Mike Tyson's Ferrari F50 Will Command Big Money At Auction

Auctions / 17 Comments

Expect to pay at least $4.5 million.

The Ferrari F50 didn't get the recognition it deserved when it was new. It was the red-headed stepchild of Ferrari's hypercar series for nearly two decades before it finally started receiving the recognition it so richly deserves.

It wasn't as visceral as the F40, but few things are. Nor was it as technologically advanced as the Enzo. Perhaps people didn't like that it was the first hypercar Enzo himself did not sign off on.

These days the F50 is far more valuable than the F40. Only 349 F50s were built, and only 55 were US-spec models. The example you see here will be auctioned at Pebble Beach next week, and it's expected to go for between $4.5 to $5.5 million.

Gooding and Company
Gooding and Company

Oh, and this example used to be owned by Mike Tyson, which is the least interesting thing about it.

We're far more interested in the F1-derived 4.7-liter naturally aspirated V12 engine. It's based on the 3.5-liter V12 used in the Ferrari 641 as used by Alain Prost and Nigel Mansell. The 641 won six out of the 16 races that year. Ferrari produced the last F50 in 1997, and we had to wait another 25 years for a car equipped with an F1 engine. Take a bow, Mercedes-AMG One. In 2017, Ferrari stated that it would never put an F1 engine in a road-legal car again. The SP3 Daytona is the current V12 king in Ferrari's stable.

Another exciting thing about the engine is that it was a load-bearing component. The rear suspension was bolted to the engine, which, in turn, was bolted directly to the carbon fiber tub, which weighed just 225 pounds.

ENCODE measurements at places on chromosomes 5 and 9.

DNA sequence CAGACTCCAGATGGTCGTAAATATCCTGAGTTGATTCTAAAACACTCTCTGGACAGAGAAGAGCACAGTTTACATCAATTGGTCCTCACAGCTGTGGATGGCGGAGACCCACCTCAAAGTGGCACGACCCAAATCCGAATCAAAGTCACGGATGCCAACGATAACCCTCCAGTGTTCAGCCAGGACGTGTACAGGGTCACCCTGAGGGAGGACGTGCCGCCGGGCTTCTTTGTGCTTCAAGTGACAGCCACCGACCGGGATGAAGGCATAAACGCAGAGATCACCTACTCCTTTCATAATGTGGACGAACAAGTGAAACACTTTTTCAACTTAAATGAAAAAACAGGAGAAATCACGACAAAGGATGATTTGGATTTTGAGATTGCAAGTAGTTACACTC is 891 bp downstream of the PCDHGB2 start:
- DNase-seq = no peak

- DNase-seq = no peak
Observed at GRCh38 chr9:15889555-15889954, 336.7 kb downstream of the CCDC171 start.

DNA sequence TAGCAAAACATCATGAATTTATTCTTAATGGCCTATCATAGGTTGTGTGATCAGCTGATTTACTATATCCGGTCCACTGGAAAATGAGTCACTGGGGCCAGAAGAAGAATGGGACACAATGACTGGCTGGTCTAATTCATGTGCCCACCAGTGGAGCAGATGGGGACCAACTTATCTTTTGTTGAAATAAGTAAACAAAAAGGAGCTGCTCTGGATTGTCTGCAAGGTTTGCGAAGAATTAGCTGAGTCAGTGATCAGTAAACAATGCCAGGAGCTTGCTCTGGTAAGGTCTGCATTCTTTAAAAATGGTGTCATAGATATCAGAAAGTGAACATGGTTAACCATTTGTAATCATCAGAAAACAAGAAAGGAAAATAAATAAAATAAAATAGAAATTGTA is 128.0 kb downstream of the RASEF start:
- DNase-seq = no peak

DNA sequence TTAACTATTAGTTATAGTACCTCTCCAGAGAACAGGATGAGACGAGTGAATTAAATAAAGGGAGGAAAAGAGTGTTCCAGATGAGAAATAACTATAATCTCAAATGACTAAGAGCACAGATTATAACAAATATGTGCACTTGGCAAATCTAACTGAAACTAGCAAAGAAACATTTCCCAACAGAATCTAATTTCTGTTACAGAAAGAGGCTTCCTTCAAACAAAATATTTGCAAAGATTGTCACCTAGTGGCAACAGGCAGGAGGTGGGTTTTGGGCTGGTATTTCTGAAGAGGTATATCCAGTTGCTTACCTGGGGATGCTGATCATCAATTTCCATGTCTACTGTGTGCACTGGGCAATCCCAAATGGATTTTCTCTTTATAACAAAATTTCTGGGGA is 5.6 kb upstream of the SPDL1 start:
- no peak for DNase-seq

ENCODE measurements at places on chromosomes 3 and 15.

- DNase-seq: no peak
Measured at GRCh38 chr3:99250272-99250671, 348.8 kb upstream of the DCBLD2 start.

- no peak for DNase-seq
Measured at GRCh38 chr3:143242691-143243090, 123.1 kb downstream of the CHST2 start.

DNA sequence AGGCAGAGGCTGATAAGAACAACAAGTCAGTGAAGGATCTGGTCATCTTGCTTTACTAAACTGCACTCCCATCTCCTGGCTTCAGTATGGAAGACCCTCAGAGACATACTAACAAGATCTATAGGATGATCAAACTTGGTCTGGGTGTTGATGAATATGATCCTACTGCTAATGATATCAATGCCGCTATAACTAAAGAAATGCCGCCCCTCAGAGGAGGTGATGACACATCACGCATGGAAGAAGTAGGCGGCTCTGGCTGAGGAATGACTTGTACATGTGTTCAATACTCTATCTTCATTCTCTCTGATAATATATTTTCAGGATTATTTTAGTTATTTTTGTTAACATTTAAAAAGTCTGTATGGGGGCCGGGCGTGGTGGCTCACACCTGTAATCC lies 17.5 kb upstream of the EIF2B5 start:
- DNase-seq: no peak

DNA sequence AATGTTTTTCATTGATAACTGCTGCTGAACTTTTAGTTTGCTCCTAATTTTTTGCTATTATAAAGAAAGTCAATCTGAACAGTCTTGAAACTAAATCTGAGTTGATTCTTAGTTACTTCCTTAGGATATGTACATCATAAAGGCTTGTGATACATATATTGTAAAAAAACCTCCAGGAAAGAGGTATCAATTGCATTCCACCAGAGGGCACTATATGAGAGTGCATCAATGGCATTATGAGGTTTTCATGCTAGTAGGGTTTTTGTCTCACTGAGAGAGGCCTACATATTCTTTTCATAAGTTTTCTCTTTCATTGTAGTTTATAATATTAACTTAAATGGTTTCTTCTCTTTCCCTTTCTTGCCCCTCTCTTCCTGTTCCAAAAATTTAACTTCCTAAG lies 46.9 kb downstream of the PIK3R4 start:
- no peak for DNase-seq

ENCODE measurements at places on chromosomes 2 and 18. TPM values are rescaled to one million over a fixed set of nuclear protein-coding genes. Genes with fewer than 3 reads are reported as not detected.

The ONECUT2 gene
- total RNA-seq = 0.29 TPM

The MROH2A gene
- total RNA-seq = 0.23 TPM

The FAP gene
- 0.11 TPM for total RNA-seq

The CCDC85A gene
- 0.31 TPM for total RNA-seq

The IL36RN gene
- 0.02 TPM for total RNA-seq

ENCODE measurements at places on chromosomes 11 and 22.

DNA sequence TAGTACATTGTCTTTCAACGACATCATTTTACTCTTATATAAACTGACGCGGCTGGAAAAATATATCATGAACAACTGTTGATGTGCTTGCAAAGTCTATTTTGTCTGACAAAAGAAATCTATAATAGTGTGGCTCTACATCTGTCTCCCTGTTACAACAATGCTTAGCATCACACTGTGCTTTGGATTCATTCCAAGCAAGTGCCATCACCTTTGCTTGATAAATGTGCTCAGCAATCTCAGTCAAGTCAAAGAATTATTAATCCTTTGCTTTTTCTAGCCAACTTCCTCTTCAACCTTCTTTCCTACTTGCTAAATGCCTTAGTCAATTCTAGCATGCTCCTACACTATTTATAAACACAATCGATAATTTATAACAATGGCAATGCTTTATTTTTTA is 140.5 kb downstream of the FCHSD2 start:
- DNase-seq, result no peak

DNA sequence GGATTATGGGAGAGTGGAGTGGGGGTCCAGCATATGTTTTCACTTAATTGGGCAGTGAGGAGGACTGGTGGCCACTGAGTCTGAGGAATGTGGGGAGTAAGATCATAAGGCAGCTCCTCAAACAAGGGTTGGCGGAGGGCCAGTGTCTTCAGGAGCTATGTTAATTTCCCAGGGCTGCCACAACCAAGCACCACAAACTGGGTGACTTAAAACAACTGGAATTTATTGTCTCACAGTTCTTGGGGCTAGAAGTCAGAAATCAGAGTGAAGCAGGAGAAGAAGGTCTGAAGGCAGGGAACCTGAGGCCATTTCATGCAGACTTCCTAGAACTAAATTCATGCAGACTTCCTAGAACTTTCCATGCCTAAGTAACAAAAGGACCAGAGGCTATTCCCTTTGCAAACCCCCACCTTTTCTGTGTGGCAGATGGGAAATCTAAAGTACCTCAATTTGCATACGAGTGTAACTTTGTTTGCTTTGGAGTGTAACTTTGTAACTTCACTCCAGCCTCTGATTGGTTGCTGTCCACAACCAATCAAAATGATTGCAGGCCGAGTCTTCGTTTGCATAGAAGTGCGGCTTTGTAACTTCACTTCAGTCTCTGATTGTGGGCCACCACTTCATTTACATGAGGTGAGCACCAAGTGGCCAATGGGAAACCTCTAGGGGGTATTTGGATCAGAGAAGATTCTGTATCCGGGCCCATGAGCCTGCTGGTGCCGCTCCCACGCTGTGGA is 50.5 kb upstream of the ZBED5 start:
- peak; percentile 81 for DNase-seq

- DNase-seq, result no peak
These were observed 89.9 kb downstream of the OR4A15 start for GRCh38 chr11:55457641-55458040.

The engine produced 513 horsepower at 8,500 rpm. We can only imagine what it must feel like to have this beast of an engine bolted to the rear of the driver's seat.

Gooding and Company
Gooding and Company
Gooding and Company

Mike Tyson was the second of nine owners. The guy Tyson bought it from loved it so much that he repurchased it from Tyson three years later. Even though it went through nearly ten owners, it still only has 6,200 miles on the clock.

Ferrari of Fort Lauderdale performed a comprehensive service earlier this year, and the car will be sold as Ferrari Classiche Certified. The service included a new clutch, tires, and attention to the front suspension lift and air-conditioning systems, among other items.

Other items included in the sale are the tools, books, luggage, Ferrari Classiche Red Book, Copy of Certificate of Origin, Marcel Massini Report, and the famous removable hardtop.

Gooding and Company
Gooding and Company
Gooding and Company

Join The Discussion



Related Cars

To Top